• Y10TECHNICAL SUBJECTS COVERED BY FORMER USPC
    • Y10TTECHNICAL SUBJECTS COVERED BY FORMER US CLASSIFICATION
    • Y10T29/00Metal working
    • Y10T29/53Means to assemble or disassemble
    • Y10T29/53539Means to assemble or disassemble including work conveyor
    • Y10T29/53543Means to assemble or disassemble including work conveyor including transporting track
    • YGENERAL TAGGING OF NEW TECHNOLOGICAL DEVELOPMENTS; GENERAL TAGGING OF CROSS-SECTIONAL TECHNOLOGIES SPANNING OVER SEVERAL SECTIONS OF THE IPC; TECHNICAL SUBJECTS COVERED BY FORMER USPC CROSS-REFERENCE ART COLLECTIONS [XRACs] AND DIGESTS
    • Y10TECHNICAL SUBJECTS COVERED BY FORMER USPC
    • Y10TTECHNICAL SUBJECTS COVERED BY FORMER US CLASSIFICATION
    • Y10T29/00Metal working
    • Y10T29/53Means to assemble or disassemble
    • Y10T29/53961Means to assemble or disassemble with work-holder for assembly
    • Y10T29/5397Means to assemble or disassemble with work-holder for assembly and assembling press [e.g., truss assembling means, etc.]

Description

1963 R. w. KRITZER 3,114,963
AUTOMATIC APPARATUS FOR LOADING AN ASSEMBLY NEST WITH FIN STRIPS IN THE PRODUCTION OF HEAT EXCHANGE UNITS Filed April 5, 1961 s Sheets-Sheet 1 INVENTOR RICHARD W. KRITZER my BY ATT'Y Dec. 24, 1963 R. w. KRITZER 3,114,963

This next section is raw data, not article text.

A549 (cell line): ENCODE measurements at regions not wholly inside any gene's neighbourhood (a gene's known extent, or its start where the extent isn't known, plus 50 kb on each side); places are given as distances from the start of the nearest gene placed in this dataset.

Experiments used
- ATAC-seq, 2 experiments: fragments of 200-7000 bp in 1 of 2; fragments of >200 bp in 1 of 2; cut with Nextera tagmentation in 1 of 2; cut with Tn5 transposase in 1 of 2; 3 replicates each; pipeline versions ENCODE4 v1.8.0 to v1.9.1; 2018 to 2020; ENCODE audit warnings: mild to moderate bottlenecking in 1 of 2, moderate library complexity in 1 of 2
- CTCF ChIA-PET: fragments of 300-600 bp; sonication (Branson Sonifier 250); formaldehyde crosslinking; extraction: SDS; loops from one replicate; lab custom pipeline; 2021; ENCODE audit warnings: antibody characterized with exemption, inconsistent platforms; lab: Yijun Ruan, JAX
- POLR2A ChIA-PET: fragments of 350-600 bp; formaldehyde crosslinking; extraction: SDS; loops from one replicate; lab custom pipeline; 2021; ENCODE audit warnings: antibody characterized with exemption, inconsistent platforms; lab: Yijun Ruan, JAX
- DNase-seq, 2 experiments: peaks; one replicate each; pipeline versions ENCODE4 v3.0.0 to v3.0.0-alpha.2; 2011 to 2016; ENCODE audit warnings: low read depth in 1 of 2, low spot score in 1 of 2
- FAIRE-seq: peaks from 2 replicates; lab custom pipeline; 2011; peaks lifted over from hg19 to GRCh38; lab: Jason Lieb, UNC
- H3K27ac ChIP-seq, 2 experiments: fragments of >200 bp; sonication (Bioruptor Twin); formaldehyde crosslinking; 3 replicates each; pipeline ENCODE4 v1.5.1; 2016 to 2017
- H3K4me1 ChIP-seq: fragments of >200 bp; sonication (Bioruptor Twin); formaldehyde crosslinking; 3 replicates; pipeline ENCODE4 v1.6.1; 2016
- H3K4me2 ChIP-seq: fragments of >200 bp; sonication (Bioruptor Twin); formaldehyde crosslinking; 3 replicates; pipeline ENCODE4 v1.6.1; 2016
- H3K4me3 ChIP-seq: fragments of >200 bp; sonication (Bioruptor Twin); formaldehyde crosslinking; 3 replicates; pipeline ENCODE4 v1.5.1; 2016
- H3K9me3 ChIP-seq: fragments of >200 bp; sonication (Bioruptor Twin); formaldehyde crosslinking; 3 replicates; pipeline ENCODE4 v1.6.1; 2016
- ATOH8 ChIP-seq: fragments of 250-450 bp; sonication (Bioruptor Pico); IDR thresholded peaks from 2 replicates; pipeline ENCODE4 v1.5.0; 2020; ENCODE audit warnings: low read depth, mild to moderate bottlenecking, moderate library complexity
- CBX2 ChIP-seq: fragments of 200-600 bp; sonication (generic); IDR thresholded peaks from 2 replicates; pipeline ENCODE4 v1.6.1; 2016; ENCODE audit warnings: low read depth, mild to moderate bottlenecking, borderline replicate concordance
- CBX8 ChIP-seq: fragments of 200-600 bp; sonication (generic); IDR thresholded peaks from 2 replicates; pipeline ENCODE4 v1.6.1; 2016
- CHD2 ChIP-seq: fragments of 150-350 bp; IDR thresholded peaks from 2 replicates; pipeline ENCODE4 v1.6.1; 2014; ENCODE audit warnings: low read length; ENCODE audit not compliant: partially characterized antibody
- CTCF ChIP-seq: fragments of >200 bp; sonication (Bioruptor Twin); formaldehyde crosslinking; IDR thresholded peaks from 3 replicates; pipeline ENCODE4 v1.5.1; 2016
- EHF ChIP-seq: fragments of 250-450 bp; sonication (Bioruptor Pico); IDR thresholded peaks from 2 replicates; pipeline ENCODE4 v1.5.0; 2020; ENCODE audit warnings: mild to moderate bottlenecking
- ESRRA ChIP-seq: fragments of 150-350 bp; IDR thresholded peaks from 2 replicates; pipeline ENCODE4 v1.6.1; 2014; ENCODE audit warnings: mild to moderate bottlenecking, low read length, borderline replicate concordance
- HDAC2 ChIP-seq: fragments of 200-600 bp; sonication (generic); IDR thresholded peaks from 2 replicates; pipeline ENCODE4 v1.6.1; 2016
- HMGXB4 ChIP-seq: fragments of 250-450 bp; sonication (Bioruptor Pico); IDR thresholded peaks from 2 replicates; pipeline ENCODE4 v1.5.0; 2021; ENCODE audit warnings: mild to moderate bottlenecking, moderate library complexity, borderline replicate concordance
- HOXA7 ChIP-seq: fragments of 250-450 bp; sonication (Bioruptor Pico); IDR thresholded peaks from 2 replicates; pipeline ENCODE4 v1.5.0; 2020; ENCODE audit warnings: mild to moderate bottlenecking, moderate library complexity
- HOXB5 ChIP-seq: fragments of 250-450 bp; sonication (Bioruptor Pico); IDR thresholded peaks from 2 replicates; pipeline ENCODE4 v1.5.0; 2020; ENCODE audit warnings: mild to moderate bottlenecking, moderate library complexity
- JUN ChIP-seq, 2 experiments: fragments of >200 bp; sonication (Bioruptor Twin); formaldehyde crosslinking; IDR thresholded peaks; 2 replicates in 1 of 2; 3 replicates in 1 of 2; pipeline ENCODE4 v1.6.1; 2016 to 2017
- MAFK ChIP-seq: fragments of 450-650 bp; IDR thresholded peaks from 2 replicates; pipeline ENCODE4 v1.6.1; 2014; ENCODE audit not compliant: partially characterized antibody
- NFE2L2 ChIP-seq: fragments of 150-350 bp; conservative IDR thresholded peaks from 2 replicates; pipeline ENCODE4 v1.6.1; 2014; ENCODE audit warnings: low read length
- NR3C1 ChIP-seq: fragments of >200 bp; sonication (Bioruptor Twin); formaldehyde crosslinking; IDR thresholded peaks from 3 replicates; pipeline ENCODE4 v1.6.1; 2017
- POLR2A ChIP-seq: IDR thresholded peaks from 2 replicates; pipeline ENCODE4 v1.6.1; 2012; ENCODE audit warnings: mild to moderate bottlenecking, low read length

AUTOMATIC APPARATUS FOR LOADING AN ASSEMBLY NEST WITH FIN STRIPS IN THE PRODUCTION OF HEAT EXCHANGE UNITS Filed. April 5. 1961 3 Sheets-Sheet 2 I INVENTOR RICHARD W KRITZER BY W4 ATT'Y ATT'Y Dec. 24, 1963 R. w. KRITZER 3,114,963
AUTOMATIC APPARATUS FOR LOADING AN ASSEMBLY NEST WITH FIN STRIPS IN THE PRODUCTION OF HEAT EXCHANGE UNITS Filed April 5, 1961 3 Sheets-Sheet 3 w GE RICHARD W. KRITZER United States Patent 3,114,963 AUTQMATHZ APPARATUS FGIR LQADING AN AS- SEMBLY NEST WTTH i lN STRHP TN THE Pitt)- DUCTTQN 9F HEAT EXQHANGE UNTTS Richard W. Knitter, 1355 N. Astor St, Chicago, Ell. Filed Apr. 3, 196-1, Ser. No. 100,076 11 Claims. (Cl. 292t 2) The present invention relates to the manufacture of heat exchange units and has particular reference to an automatic loading apparatus for feeding strips of fin stock to the assembly nest of an hydraulic press where the strips are held in position while the press platen forces lengths of tube stock into notches in the upper edges of the strips, after which the thus assembled heat exchange unit is ejected from the nest to clear the same for repetitive operations in the successive production of heat exchange units.